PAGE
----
But education is also critical to society as a whole, Galbraith continued, because it contributes to societal stability. "For one thing,' Galbraith wrote, "education has a vital bearing on social peace and tranquility; it is education that provides the hope and the reality of escape from the lower, less-favored social and economic strata to those above."

B. Intrinsic value of education

Galbraith then went on to articulate the intangible rewards of education:
Education is, most of all, for the enlargement and the enjoyment of life. It is education that opens the window for the individual on the pleasures of language, literature, art, music, the diversities and idiosyncrasies of the world scene. The well-educated over the years and centuries have never doubted their superior reward; it  greater educational opportunity that makes general and widespread this reward.
In this passage, Galbraith summarized perhaps what academicians across the country have been saying for years--that higher education, and liberal arts education in particular, enhances the quality of our lives.

C. Education is an indispensable component of a modern and complex democratic society


 Finally, Galbraith argued persuasively that education is necessary to maintain a modern and complex democratic society. As societies advance economically and accept more and more responsibility for social welfare, Galbraith wrote, the problems of government become more complex and diverse.
There must then be either a knowledgeable electorate intellectually abreast of these issues and decisions or a more or less total delegation of them to the state and its bureaucracy. Or there must be surrender to the voices of ignorance and error. These, in turn, are destructive of the social and political structure itself.
Further, Galbraith wrote, education not only makes democracy possible, it also makes it necessary. Democracy "is the natural consequence of education and economic development," he argued, because there is no other practical design for governing people, who because of their educational attainments, expect to be heard and cannot be kept in silent subjugation."

American higher education today is eroding The Good Society

I think almost everyone would agree with Galbraith that education has both economic and intrinsically life-enriching  benefits. But let's look at the state of higher education today--20 years after Galbraith wrote The Good Society.

First, the federal government allows for-profit colleges and schools to prey on unsophisticated young Americans, particularly those who are socioeconomically disadvantaged.  Millions have taken out student loans to pay for educational experiences that are overpriced and often do not lead to good jobs.  Consequently, students who attended for-profit schools have a five-year default rate of 47 percent. Meanwhile, many of the schools themselves have been charged with fraud.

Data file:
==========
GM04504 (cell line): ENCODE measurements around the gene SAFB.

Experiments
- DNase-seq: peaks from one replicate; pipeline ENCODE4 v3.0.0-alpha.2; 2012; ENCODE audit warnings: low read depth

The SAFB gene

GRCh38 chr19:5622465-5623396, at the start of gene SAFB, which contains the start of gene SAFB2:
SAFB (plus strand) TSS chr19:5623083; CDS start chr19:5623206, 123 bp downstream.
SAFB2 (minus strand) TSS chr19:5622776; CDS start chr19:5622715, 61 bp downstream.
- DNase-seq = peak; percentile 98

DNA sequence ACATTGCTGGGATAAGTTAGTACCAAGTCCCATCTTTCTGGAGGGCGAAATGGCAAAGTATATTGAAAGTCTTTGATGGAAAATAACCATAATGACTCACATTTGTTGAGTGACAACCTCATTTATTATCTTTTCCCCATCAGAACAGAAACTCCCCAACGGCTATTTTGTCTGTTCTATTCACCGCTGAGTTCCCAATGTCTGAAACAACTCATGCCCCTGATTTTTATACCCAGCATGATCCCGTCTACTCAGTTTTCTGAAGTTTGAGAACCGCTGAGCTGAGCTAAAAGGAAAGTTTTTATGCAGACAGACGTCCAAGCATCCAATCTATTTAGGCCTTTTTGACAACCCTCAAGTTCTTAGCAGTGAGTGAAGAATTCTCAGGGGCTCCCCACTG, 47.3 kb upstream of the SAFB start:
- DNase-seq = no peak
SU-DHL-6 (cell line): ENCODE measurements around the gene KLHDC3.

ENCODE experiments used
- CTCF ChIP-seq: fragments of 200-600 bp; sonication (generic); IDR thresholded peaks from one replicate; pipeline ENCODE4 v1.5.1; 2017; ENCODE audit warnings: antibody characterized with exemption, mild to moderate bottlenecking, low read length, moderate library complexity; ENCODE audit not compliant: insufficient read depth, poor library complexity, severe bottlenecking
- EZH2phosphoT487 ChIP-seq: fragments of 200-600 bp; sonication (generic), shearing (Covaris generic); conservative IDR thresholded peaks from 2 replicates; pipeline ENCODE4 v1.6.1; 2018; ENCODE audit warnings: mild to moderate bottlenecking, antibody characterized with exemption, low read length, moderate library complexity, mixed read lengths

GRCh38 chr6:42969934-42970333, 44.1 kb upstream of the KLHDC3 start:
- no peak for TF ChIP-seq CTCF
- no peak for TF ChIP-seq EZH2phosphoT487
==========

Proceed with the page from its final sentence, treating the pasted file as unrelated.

Even reputable private liberal arts colleges are charging more for a liberal arts degree than the degree is worth in economic terms. It is simply indefensible for someone to pay $150,000 to $200,000 to get a four-year degree in history, English, sociology or philosophy.  People who borrow to attend these expensive institutions are often unable to pay off their loans over 10 years and are forced into income-driven repayment plans that obligate them to make loan payments for 20 and even 25 years. For these people, higher education was not a liberating experience; rather it became the instrument by which they became economically enslaved.

Perhaps more importantly, contemporary higher education has morphed into a distorted version of its former character. Today, students shout down speakers who espouse disfavored points of view on political or social issues. Our civilization's heritage of literature, history and philosophy are disparaged and dismissed as irrelevant and even racist.

Indeed, students now think they are more qualified to decide what is important to study than their professors.  At the University of Pennsylvania, for example, students took down an image of Shakespeare and replaced it with the photo of Audre Lorde an obscure black female writer.

Will Lorde's photo remain in a place of honor indefinitely? Not likely. The incoming freshman class may decide that another writer is more important than Shakespeare or Lorde.  

And if the freshman class chooses to discard Lorde's photo for another writer--perhaps someone who has more "likes" on Facebook--who are the faculty to demure? After all, students at some colleges are paying about $5,000 a seat to attend an undergraduate class. Shouldn't they have the absolute right to dictate what it is they want to study?

Tragically, education and the good society have become uncoupled. In fact, in some sort of bizarre reversal, education may now be eroding the Good Society rather than nurturing it.

John Kenneth Galbraith: some old white guy whose work you need not read


References

John Kenneth Galbraith. The Good Society: The Humane Agenda. Boston: Houghton Mifflin, 1996.

Olivia Sylvester. Students remove Shakespeare portrait in English dept., aiming for inclusivityDaily Pennsylvanian, December 11, 2016.






Thursday, August 1, 2013

President Obama Vows to Help the Middle Class: He Should Tackle the For-Profit Trade Schools

President Obama would like to help the middle class.
 
In a recent interview for the New York Times, President Obama promised to direct his energies to helping the middle class. "I will seize any opportunity I can find to work with Congress to strengthen the middle class, to improve their prospects, to improve their security," the President vowed.